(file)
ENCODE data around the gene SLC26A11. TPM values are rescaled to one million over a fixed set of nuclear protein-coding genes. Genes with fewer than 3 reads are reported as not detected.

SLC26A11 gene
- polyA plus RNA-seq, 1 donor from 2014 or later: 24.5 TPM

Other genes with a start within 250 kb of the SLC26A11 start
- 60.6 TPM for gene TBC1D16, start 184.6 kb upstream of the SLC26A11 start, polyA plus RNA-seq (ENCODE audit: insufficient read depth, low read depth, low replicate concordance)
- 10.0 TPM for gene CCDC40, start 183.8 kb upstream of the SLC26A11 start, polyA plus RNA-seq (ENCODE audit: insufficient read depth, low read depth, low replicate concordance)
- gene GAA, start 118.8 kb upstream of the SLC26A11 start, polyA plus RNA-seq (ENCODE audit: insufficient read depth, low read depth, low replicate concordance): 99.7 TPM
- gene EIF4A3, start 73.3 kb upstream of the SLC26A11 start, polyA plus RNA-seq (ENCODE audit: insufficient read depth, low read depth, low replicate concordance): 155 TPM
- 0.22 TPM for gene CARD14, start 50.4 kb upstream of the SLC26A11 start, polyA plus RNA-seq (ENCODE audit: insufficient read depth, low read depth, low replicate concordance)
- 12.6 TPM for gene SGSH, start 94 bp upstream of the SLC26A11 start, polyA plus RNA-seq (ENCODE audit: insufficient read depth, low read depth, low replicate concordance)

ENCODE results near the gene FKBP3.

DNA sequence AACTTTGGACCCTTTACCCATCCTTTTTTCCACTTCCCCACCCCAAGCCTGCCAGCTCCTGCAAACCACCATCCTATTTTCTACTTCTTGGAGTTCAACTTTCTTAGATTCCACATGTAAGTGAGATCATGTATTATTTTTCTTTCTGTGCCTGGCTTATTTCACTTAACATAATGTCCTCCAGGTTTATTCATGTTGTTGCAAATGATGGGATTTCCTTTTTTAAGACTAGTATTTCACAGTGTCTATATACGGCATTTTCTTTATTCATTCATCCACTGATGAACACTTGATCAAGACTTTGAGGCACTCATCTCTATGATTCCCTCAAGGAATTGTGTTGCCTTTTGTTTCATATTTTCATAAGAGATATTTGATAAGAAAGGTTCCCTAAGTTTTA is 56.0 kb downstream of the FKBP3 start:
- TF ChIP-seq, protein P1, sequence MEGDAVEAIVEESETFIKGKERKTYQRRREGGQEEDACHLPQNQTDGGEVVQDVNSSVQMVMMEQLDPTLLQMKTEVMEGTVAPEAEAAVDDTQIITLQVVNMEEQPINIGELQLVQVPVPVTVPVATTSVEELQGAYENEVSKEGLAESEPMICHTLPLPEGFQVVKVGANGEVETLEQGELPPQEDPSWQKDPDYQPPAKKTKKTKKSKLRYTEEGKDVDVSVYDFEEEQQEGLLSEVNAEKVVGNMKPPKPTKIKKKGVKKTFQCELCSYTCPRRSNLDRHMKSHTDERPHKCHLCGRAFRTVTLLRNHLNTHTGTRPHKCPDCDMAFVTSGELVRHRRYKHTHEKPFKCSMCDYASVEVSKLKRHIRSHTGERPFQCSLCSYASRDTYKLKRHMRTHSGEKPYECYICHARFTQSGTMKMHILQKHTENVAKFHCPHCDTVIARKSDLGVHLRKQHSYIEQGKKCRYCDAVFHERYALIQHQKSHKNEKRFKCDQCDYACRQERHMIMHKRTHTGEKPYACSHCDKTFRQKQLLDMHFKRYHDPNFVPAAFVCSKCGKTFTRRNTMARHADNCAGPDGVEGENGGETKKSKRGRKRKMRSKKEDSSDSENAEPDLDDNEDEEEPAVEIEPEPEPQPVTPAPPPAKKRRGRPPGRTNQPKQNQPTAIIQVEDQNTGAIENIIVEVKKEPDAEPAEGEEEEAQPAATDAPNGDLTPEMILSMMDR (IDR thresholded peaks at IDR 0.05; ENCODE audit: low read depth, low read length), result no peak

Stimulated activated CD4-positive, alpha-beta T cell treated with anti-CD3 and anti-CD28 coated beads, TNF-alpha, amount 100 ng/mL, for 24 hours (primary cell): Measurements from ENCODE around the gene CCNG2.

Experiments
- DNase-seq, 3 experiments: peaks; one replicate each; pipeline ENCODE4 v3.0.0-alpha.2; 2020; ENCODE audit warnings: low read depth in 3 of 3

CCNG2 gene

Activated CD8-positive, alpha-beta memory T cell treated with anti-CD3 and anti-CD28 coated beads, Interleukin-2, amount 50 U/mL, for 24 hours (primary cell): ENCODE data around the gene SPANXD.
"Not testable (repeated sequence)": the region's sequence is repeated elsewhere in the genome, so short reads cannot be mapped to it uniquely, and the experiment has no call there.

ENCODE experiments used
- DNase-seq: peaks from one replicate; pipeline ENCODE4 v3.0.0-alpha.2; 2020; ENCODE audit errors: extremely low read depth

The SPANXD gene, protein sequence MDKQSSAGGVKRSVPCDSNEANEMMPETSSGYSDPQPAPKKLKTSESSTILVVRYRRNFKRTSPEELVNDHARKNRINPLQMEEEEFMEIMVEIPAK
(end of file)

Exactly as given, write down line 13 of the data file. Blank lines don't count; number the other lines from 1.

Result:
- TF ChIP-seq, protein P1, sequence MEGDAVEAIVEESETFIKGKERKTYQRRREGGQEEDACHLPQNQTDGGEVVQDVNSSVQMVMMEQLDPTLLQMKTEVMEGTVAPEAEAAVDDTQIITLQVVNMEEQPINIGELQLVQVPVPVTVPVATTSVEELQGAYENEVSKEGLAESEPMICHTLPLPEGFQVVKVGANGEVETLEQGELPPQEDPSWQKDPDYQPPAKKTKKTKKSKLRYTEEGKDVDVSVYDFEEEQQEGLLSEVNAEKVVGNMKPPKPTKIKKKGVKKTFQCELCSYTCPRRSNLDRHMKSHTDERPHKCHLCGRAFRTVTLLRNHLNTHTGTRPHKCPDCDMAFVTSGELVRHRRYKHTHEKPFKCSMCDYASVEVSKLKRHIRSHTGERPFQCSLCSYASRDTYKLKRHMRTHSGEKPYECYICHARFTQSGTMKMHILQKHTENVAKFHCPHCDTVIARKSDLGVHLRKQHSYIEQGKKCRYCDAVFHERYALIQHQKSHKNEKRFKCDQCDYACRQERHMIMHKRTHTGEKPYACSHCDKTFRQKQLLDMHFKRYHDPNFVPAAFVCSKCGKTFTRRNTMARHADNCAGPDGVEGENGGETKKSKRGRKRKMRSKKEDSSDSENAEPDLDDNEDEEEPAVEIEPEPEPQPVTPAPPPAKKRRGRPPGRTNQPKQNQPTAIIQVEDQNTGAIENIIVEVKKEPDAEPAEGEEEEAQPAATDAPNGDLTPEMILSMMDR (IDR thresholded peaks at IDR 0.05; ENCODE audit: low read depth, low read length), result no peak